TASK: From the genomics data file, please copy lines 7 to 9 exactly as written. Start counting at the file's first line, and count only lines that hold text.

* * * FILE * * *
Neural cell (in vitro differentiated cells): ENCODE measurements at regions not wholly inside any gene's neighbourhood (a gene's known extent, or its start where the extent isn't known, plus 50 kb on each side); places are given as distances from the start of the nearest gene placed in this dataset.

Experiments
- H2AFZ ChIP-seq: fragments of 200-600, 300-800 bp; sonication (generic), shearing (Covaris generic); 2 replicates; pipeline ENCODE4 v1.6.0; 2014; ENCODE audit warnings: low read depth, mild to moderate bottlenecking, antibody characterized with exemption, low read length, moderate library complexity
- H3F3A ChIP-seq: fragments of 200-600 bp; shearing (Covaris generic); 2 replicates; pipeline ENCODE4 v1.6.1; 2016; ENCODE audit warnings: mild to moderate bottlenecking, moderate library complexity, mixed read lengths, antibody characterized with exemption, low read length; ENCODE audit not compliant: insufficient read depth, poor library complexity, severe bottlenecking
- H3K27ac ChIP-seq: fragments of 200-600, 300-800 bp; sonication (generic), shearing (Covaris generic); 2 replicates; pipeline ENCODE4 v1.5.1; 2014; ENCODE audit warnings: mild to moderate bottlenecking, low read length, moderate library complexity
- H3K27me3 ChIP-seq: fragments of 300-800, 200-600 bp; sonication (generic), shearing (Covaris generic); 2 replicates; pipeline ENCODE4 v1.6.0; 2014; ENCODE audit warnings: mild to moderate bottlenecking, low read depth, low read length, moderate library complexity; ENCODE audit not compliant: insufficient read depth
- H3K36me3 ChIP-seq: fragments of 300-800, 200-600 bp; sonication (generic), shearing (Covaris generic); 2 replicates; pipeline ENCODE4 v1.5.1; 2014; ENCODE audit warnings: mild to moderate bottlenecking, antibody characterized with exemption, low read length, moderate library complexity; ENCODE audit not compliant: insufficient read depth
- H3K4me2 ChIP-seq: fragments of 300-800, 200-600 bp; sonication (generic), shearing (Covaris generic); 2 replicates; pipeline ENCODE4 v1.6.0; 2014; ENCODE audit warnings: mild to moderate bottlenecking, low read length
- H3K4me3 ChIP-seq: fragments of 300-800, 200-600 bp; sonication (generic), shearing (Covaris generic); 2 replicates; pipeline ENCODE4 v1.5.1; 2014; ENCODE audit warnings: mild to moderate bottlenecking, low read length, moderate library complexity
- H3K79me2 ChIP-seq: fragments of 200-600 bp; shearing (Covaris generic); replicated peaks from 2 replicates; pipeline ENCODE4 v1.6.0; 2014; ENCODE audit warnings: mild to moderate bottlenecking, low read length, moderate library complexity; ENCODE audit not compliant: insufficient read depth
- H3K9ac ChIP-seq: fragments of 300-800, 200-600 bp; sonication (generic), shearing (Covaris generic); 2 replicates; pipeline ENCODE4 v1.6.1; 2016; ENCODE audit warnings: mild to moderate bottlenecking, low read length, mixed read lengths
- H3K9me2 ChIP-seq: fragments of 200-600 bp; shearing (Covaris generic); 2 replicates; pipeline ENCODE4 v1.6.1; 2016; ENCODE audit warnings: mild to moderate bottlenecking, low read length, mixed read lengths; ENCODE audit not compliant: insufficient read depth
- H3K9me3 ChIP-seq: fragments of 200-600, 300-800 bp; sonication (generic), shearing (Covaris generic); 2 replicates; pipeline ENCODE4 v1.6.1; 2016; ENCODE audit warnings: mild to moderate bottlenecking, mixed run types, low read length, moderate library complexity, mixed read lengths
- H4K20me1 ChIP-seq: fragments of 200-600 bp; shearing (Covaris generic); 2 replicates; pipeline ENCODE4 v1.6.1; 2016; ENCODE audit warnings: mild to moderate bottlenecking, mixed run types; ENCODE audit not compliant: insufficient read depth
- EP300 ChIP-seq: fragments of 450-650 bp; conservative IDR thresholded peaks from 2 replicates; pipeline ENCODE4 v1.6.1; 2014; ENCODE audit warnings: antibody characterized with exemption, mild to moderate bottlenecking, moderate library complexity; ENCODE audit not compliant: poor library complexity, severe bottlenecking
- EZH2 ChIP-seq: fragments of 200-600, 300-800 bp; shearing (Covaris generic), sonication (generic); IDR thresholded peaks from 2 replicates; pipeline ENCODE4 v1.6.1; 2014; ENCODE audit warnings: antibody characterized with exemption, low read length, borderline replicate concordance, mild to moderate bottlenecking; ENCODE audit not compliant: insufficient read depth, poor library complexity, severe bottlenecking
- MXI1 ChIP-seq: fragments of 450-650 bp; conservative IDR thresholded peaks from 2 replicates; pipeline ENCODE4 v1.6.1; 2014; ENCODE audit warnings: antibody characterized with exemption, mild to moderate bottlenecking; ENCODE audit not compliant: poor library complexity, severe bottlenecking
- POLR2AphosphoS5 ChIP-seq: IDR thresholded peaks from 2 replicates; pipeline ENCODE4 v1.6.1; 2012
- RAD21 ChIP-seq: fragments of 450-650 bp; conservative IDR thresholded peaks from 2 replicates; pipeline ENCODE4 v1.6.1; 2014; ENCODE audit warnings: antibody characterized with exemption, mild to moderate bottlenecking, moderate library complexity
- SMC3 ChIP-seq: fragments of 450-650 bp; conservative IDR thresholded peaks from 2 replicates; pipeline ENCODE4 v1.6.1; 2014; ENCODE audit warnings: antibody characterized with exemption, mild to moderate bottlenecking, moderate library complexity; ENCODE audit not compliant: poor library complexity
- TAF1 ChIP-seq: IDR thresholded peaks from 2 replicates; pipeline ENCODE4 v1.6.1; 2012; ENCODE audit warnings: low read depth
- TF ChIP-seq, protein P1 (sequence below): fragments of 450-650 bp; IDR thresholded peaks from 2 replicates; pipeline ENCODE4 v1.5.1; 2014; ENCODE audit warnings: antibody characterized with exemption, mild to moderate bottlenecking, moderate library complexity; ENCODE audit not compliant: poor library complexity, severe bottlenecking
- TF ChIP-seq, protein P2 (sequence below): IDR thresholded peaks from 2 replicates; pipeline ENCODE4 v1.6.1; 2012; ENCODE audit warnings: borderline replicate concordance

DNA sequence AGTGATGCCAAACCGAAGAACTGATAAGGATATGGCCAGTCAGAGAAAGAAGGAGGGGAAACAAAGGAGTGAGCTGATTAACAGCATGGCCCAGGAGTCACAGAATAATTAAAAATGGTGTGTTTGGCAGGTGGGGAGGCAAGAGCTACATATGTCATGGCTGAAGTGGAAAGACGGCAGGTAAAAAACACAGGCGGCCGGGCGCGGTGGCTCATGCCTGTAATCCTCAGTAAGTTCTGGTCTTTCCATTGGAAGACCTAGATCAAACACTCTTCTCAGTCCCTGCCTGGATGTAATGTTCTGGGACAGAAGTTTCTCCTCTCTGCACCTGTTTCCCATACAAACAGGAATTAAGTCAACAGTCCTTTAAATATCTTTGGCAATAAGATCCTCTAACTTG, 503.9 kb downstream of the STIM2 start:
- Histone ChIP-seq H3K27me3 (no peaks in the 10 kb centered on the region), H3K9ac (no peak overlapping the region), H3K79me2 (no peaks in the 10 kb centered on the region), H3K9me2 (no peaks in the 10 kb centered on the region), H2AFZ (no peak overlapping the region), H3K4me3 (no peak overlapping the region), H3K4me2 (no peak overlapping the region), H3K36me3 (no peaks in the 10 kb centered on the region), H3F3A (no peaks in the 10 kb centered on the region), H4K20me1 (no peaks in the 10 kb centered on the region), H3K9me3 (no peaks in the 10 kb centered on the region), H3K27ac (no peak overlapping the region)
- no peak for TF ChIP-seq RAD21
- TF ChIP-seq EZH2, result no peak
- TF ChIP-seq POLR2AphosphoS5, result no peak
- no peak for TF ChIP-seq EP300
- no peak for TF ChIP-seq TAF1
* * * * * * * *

- H3K36me3 ChIP-seq: fragments of 300-800, 200-600 bp; sonication (generic), shearing (Covaris generic); 2 replicates; pipeline ENCODE4 v1.5.1; 2014; ENCODE audit warnings: mild to moderate bottlenecking, antibody characterized with exemption, low read length, moderate library complexity; ENCODE audit not compliant: insufficient read depth
- H3K4me2 ChIP-seq: fragments of 300-800, 200-600 bp; sonication (generic), shearing (Covaris generic); 2 replicates; pipeline ENCODE4 v1.6.0; 2014; ENCODE audit warnings: mild to moderate bottlenecking, low read length
- H3K4me3 ChIP-seq: fragments of 300-800, 200-600 bp; sonication (generic), shearing (Covaris generic); 2 replicates; pipeline ENCODE4 v1.5.1; 2014; ENCODE audit warnings: mild to moderate bottlenecking, low read length, moderate library complexity